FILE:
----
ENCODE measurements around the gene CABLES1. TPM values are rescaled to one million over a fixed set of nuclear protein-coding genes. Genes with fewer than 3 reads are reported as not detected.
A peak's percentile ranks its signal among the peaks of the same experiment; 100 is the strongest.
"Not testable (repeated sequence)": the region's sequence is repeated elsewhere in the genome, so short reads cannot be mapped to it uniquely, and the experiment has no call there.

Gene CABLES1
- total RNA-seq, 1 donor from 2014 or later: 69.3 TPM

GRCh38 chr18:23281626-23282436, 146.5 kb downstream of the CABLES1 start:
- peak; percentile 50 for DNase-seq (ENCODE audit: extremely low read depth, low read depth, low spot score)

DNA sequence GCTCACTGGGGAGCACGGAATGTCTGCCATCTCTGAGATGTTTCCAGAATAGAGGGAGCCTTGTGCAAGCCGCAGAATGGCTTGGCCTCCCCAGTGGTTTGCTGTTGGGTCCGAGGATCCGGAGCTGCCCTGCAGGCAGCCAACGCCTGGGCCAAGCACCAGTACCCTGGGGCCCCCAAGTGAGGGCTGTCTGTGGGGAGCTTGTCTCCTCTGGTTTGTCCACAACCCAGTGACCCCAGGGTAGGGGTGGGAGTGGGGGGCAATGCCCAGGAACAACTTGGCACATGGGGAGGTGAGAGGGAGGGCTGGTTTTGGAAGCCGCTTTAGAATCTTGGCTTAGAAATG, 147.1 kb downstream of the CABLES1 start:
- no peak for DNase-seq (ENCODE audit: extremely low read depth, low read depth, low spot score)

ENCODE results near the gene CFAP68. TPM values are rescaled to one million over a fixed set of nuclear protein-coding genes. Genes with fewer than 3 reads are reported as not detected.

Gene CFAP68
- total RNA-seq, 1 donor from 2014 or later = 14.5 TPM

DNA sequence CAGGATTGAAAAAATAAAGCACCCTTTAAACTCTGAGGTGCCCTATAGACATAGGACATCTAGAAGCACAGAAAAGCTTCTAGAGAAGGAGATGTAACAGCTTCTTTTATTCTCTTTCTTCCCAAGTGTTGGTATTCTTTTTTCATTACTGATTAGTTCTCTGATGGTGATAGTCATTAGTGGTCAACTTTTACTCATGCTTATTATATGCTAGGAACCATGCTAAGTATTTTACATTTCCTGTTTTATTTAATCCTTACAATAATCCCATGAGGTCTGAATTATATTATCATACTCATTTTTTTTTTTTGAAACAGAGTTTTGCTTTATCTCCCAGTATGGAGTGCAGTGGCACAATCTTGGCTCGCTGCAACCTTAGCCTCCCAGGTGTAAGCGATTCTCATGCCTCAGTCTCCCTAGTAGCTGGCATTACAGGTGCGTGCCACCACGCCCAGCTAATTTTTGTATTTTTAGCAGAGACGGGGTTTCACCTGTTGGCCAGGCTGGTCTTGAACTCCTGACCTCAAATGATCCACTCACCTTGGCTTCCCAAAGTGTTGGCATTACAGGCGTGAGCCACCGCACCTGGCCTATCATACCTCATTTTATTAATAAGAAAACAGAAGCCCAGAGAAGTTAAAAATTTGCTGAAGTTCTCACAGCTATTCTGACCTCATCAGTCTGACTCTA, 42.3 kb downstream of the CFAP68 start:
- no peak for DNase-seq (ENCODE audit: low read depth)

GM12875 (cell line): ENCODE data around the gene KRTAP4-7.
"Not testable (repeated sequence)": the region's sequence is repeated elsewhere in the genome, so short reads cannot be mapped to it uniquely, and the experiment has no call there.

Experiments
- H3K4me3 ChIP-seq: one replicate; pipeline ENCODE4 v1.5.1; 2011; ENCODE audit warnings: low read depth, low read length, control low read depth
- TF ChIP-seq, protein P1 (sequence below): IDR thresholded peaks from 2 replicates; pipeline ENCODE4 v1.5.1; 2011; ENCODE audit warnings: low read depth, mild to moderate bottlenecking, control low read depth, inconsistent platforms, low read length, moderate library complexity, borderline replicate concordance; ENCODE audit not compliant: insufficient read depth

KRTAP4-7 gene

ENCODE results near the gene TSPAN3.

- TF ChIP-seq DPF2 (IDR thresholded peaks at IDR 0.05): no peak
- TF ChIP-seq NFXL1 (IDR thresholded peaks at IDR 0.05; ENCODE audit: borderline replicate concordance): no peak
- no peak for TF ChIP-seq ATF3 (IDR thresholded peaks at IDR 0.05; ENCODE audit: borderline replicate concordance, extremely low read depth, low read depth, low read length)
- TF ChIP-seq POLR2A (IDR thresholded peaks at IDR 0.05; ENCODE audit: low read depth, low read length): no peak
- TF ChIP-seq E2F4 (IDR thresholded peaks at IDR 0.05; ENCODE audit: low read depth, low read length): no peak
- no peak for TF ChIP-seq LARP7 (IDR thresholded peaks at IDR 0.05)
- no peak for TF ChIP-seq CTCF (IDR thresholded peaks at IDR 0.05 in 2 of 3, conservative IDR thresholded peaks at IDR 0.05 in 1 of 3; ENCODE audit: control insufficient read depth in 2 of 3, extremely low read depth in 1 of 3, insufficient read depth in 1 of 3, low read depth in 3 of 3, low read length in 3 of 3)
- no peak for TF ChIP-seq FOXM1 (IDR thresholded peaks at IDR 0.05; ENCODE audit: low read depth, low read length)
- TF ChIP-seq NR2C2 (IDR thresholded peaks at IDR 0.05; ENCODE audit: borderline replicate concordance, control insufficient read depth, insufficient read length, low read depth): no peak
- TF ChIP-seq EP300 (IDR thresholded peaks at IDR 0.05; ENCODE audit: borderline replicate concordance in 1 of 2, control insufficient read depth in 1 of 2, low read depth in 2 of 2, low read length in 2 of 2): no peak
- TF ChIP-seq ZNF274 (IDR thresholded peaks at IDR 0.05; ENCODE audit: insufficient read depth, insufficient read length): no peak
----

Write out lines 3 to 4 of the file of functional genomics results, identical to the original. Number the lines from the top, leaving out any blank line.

"Not testable (repeated sequence)": the region's sequence is repeated elsewhere in the genome, so short reads cannot be mapped to it uniquely, and the experiment has no call there.

Gene CABLES1